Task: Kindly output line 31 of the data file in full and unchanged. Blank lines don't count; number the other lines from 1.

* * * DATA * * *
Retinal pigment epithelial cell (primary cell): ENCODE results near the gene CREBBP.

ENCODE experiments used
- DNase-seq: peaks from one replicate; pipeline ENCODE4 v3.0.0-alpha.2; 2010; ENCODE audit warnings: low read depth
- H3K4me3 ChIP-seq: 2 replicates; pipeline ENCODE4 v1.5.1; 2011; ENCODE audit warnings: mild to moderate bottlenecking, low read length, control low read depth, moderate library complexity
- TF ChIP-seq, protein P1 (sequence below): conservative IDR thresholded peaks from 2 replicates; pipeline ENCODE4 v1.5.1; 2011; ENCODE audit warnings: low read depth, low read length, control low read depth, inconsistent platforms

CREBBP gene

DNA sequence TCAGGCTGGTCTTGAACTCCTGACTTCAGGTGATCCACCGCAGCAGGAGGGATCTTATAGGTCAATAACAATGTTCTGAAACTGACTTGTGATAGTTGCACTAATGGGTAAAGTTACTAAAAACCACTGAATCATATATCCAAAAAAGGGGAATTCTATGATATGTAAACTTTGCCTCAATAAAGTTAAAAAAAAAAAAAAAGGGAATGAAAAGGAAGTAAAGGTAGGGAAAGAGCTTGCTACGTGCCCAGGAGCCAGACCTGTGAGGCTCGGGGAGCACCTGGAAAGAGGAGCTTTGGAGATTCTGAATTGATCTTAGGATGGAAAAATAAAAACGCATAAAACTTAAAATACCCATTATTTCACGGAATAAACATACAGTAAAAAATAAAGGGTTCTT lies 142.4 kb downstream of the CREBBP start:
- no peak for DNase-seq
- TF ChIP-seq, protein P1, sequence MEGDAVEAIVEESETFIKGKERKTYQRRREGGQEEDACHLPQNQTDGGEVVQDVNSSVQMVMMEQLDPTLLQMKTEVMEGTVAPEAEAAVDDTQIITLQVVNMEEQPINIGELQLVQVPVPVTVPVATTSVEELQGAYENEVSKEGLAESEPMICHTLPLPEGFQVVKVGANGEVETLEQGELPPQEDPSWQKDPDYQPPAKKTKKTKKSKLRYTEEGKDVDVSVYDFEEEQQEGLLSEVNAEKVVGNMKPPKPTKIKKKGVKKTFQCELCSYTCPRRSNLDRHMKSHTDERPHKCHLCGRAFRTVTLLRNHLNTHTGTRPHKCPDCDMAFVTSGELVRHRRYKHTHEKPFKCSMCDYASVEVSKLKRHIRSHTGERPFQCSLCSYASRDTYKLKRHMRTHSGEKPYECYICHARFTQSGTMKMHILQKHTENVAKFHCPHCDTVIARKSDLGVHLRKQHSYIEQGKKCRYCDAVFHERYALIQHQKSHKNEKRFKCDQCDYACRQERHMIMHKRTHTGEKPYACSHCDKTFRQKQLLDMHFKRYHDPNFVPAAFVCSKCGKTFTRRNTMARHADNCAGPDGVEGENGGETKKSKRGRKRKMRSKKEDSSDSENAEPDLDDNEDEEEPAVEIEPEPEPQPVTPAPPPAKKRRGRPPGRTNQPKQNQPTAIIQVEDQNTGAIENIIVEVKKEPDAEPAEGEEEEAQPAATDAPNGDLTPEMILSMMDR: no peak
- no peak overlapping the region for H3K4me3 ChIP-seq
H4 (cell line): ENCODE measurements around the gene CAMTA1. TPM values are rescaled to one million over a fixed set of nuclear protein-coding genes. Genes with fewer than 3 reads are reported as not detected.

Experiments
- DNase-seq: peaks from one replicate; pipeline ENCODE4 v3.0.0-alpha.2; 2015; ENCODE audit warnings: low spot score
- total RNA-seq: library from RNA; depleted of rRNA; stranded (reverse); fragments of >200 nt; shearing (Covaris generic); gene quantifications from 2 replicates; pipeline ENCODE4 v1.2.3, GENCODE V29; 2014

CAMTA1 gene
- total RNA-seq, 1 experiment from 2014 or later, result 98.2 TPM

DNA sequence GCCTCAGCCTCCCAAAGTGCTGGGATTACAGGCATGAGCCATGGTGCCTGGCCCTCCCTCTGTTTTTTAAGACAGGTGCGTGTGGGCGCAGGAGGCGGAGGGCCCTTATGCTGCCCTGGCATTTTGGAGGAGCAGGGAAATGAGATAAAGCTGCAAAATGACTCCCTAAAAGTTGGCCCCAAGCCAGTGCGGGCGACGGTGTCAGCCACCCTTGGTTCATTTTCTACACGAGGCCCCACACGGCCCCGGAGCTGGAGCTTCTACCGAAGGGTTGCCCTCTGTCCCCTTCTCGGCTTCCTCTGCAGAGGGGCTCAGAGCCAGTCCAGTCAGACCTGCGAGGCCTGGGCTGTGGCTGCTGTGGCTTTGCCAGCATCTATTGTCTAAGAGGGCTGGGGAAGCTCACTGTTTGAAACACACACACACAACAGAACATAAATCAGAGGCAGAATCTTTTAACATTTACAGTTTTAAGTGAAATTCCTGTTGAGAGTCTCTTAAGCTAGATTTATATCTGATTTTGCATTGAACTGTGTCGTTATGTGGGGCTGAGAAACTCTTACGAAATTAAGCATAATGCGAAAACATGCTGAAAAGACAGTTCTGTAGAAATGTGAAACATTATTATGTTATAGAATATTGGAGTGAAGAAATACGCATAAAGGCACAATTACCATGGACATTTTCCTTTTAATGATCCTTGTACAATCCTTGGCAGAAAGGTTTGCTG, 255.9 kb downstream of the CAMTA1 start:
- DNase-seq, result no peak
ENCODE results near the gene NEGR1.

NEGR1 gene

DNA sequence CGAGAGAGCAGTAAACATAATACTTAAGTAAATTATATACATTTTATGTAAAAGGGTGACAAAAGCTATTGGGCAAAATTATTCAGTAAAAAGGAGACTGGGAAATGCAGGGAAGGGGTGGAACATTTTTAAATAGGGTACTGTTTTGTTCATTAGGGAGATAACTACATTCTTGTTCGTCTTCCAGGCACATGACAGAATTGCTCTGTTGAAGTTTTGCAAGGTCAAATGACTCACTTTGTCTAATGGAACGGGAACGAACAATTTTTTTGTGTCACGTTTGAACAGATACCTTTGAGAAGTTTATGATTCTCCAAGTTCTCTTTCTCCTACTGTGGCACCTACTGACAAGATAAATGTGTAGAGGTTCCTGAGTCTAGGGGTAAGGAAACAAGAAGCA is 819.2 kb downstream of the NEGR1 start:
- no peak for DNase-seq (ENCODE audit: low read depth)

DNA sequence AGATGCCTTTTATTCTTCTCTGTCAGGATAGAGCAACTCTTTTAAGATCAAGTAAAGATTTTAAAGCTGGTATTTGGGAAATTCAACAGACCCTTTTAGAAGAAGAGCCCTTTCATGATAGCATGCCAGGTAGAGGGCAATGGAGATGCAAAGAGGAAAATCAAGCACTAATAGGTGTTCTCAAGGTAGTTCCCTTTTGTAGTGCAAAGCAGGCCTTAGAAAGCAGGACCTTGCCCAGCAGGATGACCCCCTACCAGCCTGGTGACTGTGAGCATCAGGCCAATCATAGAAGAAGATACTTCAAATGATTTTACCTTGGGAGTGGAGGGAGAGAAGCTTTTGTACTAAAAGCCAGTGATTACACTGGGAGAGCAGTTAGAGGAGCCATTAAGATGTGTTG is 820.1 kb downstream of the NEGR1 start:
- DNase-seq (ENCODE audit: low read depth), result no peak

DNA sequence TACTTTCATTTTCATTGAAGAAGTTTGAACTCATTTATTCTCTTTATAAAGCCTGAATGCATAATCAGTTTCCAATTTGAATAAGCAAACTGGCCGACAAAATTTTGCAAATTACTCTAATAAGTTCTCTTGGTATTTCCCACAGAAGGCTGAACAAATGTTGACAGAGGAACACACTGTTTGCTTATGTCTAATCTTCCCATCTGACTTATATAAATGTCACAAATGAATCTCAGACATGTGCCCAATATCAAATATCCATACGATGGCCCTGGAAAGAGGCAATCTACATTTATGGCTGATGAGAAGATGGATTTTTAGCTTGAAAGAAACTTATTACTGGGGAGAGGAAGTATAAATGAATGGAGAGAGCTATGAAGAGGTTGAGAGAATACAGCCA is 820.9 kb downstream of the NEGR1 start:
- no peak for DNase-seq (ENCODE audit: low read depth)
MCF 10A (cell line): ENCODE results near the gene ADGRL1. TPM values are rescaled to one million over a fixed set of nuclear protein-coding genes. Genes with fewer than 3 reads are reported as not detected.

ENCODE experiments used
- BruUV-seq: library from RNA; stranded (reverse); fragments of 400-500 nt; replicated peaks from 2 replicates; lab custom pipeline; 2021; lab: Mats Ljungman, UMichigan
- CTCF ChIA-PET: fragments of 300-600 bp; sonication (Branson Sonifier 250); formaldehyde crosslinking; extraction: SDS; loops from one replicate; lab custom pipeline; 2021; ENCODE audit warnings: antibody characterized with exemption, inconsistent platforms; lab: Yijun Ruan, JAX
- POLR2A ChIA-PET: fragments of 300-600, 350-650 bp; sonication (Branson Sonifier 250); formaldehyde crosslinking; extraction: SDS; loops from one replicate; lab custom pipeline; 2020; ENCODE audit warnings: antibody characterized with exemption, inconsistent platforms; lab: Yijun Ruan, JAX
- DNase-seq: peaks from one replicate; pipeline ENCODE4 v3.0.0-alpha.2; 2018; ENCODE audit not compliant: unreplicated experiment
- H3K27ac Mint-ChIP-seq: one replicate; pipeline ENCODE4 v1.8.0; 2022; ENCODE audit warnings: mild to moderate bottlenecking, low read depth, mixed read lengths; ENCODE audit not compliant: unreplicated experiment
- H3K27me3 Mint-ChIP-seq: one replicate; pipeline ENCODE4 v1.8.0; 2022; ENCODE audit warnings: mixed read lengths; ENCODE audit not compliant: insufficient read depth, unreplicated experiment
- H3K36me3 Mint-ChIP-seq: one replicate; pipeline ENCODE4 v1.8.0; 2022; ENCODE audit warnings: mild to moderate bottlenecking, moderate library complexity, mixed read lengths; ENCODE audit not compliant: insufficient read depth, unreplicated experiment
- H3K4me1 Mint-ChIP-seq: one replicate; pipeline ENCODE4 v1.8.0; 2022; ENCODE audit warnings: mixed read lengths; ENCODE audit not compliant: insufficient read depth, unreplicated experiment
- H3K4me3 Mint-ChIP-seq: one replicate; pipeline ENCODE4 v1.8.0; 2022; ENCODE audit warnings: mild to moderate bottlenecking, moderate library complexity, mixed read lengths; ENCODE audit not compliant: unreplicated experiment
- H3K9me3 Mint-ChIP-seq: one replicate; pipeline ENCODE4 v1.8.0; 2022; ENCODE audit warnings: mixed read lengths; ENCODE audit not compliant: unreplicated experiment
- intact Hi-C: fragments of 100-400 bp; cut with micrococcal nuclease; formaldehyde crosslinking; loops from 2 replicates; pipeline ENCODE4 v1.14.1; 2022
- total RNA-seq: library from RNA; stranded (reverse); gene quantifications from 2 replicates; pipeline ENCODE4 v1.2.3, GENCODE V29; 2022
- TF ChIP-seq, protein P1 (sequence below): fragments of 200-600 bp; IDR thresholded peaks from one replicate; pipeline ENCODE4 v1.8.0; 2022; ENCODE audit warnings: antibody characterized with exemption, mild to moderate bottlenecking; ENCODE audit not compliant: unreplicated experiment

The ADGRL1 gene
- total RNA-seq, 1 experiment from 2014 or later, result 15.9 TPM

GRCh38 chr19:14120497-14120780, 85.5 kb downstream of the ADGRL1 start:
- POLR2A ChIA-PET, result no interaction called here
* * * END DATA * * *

- POLR2A ChIA-PET: fragments of 300-600, 350-650 bp; sonication (Branson Sonifier 250); formaldehyde crosslinking; extraction: SDS; loops from one replicate; lab custom pipeline; 2020; ENCODE audit warnings: antibody characterized with exemption, inconsistent platforms; lab: Yijun Ruan, JAX